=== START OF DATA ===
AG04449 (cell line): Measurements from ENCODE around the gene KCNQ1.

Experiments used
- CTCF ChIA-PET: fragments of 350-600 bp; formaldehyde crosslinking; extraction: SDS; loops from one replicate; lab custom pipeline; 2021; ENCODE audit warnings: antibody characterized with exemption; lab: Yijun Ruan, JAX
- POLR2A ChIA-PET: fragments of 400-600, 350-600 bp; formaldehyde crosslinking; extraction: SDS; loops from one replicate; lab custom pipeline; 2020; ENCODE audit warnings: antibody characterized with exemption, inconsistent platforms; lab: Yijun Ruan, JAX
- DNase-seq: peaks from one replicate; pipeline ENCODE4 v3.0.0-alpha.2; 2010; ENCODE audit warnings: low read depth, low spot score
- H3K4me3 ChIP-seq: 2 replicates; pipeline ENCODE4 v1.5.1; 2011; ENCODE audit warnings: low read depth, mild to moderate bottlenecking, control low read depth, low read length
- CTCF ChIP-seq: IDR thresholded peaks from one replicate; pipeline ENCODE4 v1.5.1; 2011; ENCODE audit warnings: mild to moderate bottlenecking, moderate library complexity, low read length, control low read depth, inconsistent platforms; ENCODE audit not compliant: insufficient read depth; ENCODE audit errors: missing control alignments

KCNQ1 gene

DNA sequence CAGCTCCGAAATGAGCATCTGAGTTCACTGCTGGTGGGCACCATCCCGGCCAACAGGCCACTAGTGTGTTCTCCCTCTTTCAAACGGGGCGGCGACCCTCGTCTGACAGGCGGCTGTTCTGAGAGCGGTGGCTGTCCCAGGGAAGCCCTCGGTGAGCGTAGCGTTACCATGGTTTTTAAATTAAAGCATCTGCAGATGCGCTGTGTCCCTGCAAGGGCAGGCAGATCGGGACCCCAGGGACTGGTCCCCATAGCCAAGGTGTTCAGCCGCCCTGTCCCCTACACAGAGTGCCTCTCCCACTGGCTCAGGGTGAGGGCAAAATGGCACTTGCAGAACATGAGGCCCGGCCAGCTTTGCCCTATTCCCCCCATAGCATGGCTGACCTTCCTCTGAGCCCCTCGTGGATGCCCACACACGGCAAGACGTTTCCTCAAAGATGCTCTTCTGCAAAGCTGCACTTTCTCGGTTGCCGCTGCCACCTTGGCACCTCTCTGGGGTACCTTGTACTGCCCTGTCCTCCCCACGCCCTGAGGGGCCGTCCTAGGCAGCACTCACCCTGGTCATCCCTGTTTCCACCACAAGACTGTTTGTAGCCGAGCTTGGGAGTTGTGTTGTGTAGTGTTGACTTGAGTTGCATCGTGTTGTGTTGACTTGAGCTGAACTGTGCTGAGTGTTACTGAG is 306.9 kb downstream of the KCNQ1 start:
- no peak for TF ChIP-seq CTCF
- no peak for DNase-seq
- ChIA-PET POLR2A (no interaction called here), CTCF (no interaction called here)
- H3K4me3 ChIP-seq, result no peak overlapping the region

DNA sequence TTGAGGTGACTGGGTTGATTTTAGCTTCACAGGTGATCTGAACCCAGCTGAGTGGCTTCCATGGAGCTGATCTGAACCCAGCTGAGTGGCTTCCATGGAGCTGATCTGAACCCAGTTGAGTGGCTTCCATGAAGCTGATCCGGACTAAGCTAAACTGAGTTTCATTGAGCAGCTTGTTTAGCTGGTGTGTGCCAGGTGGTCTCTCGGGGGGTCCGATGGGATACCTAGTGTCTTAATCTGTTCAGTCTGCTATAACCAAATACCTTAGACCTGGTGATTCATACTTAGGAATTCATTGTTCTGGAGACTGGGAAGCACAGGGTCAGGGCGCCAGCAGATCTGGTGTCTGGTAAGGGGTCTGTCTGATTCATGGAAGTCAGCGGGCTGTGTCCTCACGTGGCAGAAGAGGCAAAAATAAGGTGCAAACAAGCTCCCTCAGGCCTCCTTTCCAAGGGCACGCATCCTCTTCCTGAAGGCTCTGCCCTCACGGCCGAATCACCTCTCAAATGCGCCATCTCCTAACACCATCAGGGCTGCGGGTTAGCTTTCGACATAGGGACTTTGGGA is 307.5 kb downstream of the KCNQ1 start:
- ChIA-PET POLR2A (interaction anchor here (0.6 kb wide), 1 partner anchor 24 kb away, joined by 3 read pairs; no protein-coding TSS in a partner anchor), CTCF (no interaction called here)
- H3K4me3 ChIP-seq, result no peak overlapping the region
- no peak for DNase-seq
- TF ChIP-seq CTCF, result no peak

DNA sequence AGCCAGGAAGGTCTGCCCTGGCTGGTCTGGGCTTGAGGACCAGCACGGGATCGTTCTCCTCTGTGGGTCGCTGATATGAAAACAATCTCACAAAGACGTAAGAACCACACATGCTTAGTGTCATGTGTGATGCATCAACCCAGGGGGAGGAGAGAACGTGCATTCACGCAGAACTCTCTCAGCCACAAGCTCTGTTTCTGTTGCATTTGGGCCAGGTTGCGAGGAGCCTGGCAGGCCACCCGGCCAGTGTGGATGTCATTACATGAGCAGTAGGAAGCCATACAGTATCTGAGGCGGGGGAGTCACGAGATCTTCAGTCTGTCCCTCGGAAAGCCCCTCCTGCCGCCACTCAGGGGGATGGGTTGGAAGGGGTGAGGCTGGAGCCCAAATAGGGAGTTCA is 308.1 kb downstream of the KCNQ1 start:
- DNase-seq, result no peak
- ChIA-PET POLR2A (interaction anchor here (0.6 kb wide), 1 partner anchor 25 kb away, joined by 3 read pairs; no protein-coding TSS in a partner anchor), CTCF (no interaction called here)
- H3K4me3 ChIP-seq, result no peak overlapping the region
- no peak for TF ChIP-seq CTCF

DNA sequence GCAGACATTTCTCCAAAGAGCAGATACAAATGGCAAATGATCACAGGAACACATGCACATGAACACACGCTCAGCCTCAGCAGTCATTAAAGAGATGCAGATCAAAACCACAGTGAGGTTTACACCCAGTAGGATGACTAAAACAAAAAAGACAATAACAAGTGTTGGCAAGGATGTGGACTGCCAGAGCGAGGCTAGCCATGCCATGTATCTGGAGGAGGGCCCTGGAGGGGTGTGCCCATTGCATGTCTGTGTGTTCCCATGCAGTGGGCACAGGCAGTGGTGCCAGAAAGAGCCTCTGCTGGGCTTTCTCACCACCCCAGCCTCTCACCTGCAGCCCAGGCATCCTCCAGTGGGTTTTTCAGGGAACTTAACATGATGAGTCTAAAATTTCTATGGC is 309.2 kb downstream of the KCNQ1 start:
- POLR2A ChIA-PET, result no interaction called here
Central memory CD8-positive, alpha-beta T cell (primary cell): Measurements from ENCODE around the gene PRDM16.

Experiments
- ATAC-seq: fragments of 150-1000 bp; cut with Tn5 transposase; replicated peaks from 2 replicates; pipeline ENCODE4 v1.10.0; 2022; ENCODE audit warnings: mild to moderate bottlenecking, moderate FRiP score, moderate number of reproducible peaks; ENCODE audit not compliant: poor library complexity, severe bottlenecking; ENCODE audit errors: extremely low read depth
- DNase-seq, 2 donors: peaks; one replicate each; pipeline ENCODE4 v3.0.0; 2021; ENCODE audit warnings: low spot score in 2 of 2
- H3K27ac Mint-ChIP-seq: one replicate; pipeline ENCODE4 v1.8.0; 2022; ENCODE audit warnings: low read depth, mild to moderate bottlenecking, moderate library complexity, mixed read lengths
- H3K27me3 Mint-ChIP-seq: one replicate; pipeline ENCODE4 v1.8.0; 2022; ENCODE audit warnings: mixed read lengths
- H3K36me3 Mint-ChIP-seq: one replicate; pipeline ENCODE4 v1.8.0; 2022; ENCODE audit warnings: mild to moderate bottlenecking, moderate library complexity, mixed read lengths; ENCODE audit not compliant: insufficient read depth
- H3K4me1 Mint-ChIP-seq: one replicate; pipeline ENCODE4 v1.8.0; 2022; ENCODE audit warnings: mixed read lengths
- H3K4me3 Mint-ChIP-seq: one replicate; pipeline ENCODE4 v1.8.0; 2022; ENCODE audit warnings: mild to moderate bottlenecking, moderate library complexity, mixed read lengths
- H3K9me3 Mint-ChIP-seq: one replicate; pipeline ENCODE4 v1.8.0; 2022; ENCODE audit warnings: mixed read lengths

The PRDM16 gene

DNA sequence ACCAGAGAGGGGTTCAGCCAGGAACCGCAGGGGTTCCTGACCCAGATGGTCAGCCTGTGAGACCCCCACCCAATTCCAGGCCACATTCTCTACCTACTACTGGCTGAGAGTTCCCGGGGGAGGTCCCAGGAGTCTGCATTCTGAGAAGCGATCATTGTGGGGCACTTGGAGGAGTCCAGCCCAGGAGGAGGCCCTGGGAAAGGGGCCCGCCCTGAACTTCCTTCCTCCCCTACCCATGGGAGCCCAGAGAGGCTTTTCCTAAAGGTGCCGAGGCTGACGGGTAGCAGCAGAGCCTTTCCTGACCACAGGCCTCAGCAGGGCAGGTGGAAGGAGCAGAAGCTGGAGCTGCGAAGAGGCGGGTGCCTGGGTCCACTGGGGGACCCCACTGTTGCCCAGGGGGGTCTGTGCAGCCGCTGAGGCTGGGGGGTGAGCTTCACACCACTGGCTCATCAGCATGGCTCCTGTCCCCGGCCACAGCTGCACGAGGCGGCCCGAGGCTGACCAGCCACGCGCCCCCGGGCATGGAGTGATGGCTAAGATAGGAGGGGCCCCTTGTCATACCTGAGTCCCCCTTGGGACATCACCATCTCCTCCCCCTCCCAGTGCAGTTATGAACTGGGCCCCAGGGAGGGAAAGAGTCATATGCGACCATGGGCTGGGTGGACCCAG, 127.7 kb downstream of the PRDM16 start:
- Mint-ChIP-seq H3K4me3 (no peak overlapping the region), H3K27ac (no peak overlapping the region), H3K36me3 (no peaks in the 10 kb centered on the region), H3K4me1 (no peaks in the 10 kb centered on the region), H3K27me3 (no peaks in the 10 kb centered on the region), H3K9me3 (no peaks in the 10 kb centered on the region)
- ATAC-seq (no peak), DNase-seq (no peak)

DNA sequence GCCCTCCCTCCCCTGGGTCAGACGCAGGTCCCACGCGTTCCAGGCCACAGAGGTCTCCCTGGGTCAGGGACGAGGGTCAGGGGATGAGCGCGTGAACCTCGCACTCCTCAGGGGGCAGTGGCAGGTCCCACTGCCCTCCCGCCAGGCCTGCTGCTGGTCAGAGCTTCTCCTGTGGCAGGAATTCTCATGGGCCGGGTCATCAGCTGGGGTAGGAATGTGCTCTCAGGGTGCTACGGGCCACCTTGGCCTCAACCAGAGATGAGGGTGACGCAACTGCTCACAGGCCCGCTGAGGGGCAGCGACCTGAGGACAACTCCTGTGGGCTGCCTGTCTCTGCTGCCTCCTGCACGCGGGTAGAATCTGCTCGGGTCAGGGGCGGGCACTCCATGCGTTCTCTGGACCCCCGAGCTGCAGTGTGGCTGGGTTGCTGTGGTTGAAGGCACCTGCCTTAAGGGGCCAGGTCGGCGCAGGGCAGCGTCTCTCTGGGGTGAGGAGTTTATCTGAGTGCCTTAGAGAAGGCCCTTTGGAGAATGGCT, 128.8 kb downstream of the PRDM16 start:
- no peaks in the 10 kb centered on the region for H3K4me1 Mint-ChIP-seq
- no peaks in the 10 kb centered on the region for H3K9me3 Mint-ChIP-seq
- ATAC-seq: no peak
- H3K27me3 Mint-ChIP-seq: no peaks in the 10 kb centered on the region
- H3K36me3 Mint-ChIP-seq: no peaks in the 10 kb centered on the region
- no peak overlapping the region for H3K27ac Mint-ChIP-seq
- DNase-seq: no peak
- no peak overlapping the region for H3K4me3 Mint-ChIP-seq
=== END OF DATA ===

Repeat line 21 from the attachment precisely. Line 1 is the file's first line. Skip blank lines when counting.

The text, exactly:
- ChIA-PET POLR2A (interaction anchor here (0.6 kb wide), 1 partner anchor 25 kb away, joined by 3 read pairs; no protein-coding TSS in a partner anchor), CTCF (no interaction called here)